- Occupations received quite a lot of attention, including a statement of workplace address in Column M;
- Married men, widows and widowers were required to state their total number of living children and step-children in Column N and indicate their ages by entering crosses into boxes in final Column O.
So given the revised format and new data fields for the 1921 Census, and its timing, what can we expect when we finally get to see the returns for ourselves? Drawing on knowledge from government planning, the official 1921 census reports and newspaper articles from the census year and surrounding years, here are my Top Tips for planning your 1921 ancestral search…
I Spy a Holidaymaking Ancestor
Coal stoppages in 1921, a precursor to the General Strike of 1926, brought much of the country to a halt and resulted in the census being delayed. The original date of 24 April was scrapped and as the stoppages rolled on, newspapers speculated as to what the alternative date might be. Administrators were keen to avoid the July to September period, when many families employed in industry would be taking their holidays, and there was even talk of it a postponement until October. Eventually a revised date was set for 19 June.
The choice of date for any census is carefully managed, because you want to capture the population on a “normal” day, living where they usually would. The England & Wales census hadn’t been held in June since 1841, the convention shifting to March/April from 1851 onwards in order to avoid agricultural workers being away from home during the harvest-time. Although harvest-related disruption was less of a concern by 1921, a thriving summer holiday tradition loomed large.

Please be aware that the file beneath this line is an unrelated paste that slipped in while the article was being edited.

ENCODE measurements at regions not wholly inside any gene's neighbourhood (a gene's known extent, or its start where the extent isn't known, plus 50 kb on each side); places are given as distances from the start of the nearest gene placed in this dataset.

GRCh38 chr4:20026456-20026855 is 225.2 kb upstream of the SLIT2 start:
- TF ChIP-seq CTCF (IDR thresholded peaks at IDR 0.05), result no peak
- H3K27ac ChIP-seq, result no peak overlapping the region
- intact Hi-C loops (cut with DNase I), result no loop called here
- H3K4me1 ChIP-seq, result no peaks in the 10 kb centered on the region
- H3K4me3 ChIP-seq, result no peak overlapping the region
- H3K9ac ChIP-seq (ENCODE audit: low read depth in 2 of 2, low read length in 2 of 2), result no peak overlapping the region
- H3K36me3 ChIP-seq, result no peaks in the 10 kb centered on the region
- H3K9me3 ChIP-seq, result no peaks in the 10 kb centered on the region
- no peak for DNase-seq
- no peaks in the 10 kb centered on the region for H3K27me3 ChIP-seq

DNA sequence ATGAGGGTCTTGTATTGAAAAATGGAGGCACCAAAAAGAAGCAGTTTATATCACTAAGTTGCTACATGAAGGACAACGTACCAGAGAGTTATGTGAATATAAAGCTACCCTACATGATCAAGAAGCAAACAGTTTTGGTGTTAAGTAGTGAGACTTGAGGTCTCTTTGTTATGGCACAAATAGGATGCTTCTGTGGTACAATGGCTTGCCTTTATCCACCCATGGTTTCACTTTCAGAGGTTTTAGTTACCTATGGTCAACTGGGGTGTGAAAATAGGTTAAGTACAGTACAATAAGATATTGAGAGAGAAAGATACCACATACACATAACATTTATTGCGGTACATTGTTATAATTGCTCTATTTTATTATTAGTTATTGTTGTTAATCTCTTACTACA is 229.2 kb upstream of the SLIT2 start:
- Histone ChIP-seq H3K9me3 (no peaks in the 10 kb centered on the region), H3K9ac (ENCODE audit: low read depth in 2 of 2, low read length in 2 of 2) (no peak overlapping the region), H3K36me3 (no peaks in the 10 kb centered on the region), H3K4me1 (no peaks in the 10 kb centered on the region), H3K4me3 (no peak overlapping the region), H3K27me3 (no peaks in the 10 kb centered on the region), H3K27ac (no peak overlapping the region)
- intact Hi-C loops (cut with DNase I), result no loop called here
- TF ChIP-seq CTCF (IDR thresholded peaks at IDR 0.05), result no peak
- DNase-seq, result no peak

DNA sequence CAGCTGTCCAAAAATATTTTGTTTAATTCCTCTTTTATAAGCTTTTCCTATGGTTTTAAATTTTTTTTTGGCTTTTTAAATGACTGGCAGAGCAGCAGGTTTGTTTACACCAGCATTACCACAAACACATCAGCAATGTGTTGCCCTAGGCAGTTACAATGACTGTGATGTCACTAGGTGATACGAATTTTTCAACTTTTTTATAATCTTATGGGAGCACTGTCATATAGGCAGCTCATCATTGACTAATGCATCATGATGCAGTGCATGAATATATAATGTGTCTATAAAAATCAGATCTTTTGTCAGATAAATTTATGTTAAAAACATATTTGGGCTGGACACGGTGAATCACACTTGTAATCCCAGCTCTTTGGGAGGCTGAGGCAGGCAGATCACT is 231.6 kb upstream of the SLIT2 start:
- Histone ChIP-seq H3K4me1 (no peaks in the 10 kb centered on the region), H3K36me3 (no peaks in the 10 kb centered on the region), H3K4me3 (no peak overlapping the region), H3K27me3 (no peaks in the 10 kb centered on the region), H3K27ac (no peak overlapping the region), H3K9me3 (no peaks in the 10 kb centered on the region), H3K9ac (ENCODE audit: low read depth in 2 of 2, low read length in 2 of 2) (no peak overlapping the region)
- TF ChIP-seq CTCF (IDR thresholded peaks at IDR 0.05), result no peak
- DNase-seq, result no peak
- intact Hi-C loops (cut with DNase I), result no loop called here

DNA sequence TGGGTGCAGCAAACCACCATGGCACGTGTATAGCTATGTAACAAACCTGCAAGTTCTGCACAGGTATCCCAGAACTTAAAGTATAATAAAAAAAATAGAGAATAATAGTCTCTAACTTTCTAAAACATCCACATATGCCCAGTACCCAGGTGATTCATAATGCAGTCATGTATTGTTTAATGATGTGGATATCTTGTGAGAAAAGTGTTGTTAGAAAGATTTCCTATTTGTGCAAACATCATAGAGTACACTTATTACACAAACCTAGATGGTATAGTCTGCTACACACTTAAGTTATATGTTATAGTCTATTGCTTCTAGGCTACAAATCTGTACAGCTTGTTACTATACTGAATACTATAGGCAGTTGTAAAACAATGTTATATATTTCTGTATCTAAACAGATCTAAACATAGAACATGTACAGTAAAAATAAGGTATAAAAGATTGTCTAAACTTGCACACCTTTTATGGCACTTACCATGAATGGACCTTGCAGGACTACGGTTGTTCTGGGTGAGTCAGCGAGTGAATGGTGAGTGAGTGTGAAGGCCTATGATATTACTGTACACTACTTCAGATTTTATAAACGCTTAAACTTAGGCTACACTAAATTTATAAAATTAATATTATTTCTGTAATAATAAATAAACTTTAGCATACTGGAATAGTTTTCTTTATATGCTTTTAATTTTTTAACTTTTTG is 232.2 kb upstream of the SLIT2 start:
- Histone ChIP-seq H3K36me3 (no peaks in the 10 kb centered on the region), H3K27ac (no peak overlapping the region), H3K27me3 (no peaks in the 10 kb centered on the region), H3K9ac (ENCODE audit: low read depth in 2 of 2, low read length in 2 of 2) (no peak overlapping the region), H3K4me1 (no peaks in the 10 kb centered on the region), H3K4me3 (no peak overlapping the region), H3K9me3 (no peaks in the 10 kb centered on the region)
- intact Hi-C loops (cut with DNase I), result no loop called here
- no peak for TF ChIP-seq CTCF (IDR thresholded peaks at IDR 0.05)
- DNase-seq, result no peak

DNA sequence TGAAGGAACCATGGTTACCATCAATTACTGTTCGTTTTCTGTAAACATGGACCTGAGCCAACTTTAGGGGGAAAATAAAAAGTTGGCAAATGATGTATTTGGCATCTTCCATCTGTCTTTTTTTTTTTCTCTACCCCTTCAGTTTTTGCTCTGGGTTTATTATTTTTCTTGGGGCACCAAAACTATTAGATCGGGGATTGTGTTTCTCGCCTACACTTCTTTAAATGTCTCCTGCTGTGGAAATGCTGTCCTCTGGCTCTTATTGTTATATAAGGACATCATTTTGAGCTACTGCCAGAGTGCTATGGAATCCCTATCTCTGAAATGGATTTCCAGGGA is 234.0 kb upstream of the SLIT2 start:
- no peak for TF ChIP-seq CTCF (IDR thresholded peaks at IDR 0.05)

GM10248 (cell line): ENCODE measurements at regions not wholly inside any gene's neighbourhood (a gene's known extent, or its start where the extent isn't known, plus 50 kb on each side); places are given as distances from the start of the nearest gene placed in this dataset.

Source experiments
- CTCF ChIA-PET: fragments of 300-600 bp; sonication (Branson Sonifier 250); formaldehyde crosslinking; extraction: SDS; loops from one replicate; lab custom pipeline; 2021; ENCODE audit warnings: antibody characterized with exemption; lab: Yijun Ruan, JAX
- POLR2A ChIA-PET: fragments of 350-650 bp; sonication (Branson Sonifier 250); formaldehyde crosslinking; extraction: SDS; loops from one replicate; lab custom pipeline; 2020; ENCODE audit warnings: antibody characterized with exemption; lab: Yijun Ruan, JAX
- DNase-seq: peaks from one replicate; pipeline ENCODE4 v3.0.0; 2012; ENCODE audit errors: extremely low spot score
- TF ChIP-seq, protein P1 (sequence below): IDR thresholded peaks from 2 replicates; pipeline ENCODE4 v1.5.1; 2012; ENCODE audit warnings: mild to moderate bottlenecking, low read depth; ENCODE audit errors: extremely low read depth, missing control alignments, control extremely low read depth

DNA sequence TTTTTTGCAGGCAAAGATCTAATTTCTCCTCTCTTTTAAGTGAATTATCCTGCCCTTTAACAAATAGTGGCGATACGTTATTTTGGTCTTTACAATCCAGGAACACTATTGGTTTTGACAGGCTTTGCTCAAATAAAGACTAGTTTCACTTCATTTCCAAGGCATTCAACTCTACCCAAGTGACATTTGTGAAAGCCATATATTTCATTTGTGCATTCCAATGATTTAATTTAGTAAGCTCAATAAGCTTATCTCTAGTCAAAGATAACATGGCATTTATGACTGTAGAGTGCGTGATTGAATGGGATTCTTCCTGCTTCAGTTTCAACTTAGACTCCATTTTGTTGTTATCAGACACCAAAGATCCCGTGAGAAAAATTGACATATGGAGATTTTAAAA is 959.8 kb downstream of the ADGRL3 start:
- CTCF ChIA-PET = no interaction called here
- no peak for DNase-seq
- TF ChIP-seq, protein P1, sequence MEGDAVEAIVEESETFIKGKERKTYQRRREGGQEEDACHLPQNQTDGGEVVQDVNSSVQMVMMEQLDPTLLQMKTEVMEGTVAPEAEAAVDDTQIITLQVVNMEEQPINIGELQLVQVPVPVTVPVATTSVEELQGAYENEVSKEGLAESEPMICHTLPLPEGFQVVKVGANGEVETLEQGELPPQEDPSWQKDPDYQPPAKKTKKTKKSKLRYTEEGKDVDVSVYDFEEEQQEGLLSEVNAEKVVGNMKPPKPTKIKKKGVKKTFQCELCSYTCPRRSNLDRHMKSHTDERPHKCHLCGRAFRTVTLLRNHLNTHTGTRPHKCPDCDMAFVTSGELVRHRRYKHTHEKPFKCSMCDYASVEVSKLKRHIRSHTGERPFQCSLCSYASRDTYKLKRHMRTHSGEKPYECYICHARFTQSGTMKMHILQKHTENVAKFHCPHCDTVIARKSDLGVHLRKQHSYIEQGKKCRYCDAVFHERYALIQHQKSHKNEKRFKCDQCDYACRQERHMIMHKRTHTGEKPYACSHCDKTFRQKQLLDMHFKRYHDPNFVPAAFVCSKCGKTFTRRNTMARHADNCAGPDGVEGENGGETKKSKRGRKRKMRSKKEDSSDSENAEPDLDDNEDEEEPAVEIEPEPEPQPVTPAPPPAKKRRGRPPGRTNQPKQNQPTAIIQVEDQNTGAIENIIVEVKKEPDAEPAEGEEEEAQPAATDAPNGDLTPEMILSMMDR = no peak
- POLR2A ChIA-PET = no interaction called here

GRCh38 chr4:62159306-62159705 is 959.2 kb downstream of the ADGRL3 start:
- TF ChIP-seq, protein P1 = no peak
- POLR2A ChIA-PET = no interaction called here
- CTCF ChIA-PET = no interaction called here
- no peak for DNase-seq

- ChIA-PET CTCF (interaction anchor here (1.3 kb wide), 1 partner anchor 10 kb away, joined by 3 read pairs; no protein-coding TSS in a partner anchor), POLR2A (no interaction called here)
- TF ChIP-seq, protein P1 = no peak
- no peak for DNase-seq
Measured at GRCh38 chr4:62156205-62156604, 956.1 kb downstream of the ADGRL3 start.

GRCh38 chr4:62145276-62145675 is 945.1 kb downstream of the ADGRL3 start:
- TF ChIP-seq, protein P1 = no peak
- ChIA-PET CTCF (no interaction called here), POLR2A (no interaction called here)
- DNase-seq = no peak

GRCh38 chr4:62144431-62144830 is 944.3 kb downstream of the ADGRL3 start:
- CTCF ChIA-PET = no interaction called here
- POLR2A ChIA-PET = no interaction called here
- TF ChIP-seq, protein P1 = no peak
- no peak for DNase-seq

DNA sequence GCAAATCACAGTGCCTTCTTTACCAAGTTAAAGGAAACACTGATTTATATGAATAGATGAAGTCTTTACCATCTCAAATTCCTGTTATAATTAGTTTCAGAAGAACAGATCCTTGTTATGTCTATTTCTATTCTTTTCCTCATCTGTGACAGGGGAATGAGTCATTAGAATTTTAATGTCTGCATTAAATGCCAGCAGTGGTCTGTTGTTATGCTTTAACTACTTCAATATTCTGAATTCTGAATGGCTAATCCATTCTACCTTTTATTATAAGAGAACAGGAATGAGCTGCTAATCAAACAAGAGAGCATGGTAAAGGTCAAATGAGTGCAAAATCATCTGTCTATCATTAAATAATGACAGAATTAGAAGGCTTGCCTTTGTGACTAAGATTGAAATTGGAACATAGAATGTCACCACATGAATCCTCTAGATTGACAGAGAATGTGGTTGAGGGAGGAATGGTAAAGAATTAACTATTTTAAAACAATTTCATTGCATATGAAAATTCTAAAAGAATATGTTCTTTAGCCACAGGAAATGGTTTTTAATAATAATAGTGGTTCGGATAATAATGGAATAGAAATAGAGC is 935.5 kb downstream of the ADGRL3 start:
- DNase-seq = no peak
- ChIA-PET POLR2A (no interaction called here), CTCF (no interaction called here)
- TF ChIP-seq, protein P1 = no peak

By avoiding the bulk of the main July-September holiday period, the 1921 Census should still depict many families in their usual residence, but there is potential for early summer holidays to throw a spanner in the works. The June census weekend in 1921 enjoyed warm, settled weather and some families chose to make the most of this by going away for a few days. If initial searches don’t turn up your forebears in the town you’re expecting to find them in, examine any potential matches located in typical holiday destinations, particularly coastal resorts which were a popular choice during this time.
Take, for instance, the seaside resort of Blackpool in Lancashire, which in the 1920s was at the height of its popularity. The town experienced a suspicious surge in population in the 1921 census: where the town had recorded 62,302 residents in 1911, it claimed 101,110 in 1921. The apparent growth over 1911-21 was due to many of its 1921 census inhabitants not being permanent residents. Evidently the imposition of a June census date in 1921 found some of our forebears strolling along the promenade eating sticks of rock and getting sand in their toes, rather than at home preparing to go into work as usual the following day!
Lift the Lid on Marriage, Loss & Divorce